REVIEW: “The Accrington Pals” at the Royal Exchange, Manchester, until February 16th.
Box office: 0161 833 9833 Website: www.royalexchange.co.uk
When I first came to Lancashire I lived in Accrington and taught at a local school.
Thus I became familiar with the poignant story of the men and lads who signed up in 1914 for “Pals” battalion, one of Kitchener’s horribly bright ideas. James Dacre’s direction of Peter Whelan’s 1981 interpretation of an appalling incident of slaughter is drama at its best.
For years I have taught First World War Poetry... Owen and Sassoon and others, who have made me deeply question the validity of war. Seeing The Accrington Pals has reminded me forcibly about the terrible sacrifice. However, Whelan’s drama focuses on the women, the mothers and sweethearts left behind and how they coped with their lives.
In the first Act, before the boys actually went to France, there is an amazing amount of humour. The Accrington Lassies could have been the forerunners for the stalwarts of “Corrie’” etc. They have the strength.
May (Emma Lowndes) has the determination to earn enough to move up from her market stall to her own shop, but she represses her feelings and so loses her chance to show her love to Tom (Robin Morrissey). Her isolation is contrasted with her friend Eva (Sarah Ridgeway) who exudes a warmth and thus her loving but immoral and affectionate romance with Ralph (Gerard Kearns) is both a temptation and positive.
As always with the Royal Exchange the combination of excellent acting is paired with superb production elements. With Dacre’s direction, Jonathan Fensom’s design is impressive. The use of the market stall/table is memorable as is the rain. I thought early on to praise the fluid set changing and then I realised that I would be using the word fluid in every sense. The use of rain is significant both in Accrington and on the Somme.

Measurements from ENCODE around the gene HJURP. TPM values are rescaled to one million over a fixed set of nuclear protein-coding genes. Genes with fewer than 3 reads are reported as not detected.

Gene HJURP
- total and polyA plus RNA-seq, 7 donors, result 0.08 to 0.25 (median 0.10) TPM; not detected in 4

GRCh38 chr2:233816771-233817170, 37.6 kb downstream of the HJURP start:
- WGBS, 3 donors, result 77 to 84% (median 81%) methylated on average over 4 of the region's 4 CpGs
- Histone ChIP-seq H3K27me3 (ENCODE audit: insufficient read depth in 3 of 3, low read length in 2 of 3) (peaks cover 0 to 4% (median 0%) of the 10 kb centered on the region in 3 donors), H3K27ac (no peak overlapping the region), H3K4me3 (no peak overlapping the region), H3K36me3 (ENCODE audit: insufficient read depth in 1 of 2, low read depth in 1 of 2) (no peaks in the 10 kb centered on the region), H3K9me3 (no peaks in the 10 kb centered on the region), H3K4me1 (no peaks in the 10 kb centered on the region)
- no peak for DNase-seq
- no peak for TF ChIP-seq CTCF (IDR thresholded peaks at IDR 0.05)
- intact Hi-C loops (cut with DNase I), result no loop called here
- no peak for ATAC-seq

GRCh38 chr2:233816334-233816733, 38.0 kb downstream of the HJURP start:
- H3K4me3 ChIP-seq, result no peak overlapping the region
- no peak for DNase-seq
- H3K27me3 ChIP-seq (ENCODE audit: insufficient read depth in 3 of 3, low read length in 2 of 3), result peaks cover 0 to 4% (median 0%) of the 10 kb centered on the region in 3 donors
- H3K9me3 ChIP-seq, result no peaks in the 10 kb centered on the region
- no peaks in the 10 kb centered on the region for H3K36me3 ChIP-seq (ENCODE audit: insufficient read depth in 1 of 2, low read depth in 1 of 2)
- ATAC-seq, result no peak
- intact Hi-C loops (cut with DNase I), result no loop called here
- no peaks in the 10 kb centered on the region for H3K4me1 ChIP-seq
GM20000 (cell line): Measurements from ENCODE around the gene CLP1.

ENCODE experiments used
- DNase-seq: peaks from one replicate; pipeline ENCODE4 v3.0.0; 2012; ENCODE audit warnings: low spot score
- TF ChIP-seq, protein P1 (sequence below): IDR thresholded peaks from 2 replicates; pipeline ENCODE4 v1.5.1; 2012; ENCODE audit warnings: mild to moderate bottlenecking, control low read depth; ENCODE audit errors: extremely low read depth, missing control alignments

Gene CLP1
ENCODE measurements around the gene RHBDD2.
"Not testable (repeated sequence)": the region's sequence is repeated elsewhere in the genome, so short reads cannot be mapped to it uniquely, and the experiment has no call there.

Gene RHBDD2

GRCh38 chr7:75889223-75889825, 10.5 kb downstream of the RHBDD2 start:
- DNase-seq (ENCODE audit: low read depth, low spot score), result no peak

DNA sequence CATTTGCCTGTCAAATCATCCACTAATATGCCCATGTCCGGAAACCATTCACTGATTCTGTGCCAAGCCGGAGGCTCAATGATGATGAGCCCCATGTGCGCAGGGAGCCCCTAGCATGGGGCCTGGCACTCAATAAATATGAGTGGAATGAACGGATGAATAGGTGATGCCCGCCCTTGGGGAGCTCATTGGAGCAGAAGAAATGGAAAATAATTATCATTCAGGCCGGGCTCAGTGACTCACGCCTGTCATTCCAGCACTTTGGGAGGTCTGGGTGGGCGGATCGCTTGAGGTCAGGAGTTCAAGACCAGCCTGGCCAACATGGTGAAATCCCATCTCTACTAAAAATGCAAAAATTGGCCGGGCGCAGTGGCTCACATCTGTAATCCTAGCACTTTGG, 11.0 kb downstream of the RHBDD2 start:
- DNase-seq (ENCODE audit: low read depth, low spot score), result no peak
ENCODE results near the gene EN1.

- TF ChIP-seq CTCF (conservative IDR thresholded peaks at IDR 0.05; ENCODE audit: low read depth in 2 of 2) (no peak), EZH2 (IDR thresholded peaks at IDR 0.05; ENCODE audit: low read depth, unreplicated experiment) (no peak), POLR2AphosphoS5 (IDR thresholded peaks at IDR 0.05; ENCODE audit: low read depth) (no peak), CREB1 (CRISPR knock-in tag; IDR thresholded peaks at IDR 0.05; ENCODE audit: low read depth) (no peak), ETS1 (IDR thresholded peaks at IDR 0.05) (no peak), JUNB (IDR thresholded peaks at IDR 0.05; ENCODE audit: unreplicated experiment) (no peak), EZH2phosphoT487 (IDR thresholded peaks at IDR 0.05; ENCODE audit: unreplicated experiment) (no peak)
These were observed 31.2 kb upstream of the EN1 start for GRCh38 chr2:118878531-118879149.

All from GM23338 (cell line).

I left with an admiration for the women who started the movement, which has given me the life I can enjoy and a bitter anguish for the loss. On my way home, I paused to look down on today’s very different Accrington, but found myself thinking of all the wars since. I will recall the clever use of the wheeled table, shrouded like a corpse at the start and then in the first scene, constructed into a market stall.
There is no point in hiding the ending because we know, which all adds to the tragic dramatic irony. The final moments when May reconstructs the stall, join with the last moments when CSM Rivers marches Tom out with the paradoxical phrase The Glorious Dead will make me think for a long time about survival and the waste of life in war.
This is a thoughtful production, well worth seeing.
PIPPA MUNRO HEBDEN